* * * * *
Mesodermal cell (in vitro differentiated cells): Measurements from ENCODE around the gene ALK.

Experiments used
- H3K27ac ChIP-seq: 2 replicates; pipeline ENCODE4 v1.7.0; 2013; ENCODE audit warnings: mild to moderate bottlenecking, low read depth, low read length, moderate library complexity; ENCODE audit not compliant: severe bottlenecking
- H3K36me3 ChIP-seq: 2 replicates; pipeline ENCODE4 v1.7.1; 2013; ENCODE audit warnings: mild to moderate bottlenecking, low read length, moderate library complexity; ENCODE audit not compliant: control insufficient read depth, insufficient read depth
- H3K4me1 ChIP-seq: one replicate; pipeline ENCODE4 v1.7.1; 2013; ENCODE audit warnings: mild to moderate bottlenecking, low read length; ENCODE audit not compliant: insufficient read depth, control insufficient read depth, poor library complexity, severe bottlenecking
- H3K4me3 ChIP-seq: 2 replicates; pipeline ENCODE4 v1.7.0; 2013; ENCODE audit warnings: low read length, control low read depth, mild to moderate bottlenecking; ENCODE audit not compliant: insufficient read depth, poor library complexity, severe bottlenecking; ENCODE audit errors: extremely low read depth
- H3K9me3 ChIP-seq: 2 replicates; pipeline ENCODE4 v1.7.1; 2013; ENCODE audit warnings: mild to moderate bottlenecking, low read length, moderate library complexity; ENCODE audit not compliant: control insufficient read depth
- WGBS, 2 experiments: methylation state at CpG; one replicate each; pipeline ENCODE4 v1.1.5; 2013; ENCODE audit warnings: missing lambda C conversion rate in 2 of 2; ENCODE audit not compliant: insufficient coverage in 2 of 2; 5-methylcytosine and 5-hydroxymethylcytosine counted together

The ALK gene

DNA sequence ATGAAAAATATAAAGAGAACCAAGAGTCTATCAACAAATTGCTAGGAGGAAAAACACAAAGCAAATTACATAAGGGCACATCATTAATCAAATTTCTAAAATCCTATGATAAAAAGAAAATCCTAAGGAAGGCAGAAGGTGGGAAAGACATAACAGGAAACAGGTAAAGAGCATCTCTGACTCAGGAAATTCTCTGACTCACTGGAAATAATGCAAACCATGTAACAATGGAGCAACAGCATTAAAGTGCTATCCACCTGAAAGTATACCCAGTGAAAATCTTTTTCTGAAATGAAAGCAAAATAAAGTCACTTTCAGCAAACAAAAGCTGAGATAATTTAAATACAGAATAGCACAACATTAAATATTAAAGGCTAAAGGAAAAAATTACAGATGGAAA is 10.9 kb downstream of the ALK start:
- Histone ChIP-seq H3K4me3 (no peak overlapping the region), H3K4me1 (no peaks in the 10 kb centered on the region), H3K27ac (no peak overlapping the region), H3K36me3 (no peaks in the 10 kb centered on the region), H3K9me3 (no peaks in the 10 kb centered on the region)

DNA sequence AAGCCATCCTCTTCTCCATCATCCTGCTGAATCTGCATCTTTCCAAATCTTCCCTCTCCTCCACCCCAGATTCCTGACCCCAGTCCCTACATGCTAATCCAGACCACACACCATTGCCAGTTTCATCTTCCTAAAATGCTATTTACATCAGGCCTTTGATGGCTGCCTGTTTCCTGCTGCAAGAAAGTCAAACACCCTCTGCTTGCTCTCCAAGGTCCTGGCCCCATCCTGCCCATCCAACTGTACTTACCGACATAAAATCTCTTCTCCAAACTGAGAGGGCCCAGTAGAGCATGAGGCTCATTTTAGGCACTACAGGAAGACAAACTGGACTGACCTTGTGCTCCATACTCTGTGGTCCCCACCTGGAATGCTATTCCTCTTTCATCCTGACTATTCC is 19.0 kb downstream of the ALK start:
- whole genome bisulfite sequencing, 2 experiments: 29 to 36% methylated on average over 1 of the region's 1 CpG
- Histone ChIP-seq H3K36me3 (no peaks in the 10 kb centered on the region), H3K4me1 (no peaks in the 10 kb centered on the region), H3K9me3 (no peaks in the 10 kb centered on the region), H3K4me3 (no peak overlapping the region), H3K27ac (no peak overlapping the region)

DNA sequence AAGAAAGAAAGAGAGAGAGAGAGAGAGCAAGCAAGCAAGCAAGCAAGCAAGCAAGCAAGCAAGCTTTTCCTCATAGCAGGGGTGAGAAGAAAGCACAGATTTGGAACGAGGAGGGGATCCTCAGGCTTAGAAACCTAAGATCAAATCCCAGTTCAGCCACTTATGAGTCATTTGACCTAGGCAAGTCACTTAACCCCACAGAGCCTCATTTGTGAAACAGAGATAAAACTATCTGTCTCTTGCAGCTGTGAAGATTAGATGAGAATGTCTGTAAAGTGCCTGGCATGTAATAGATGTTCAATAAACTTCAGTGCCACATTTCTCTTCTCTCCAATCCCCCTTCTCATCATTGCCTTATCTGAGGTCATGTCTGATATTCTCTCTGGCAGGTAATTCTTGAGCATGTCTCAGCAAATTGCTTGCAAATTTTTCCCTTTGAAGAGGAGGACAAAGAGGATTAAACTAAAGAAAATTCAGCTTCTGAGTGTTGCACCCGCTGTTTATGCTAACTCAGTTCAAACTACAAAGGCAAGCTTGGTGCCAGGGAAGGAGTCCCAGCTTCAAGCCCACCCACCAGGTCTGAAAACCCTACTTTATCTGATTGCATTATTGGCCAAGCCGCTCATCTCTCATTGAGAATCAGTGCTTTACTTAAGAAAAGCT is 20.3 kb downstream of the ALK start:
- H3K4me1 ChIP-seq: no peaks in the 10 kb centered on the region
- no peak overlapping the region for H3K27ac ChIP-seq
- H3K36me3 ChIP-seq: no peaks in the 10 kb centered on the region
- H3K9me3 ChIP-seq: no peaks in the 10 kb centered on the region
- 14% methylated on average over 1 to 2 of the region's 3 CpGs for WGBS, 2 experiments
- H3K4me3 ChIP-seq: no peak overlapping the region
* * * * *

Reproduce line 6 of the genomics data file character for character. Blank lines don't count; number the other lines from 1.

- H3K4me3 ChIP-seq: 2 replicates; pipeline ENCODE4 v1.7.0; 2013; ENCODE audit warnings: low read length, control low read depth, mild to moderate bottlenecking; ENCODE audit not compliant: insufficient read depth, poor library complexity, severe bottlenecking; ENCODE audit errors: extremely low read depth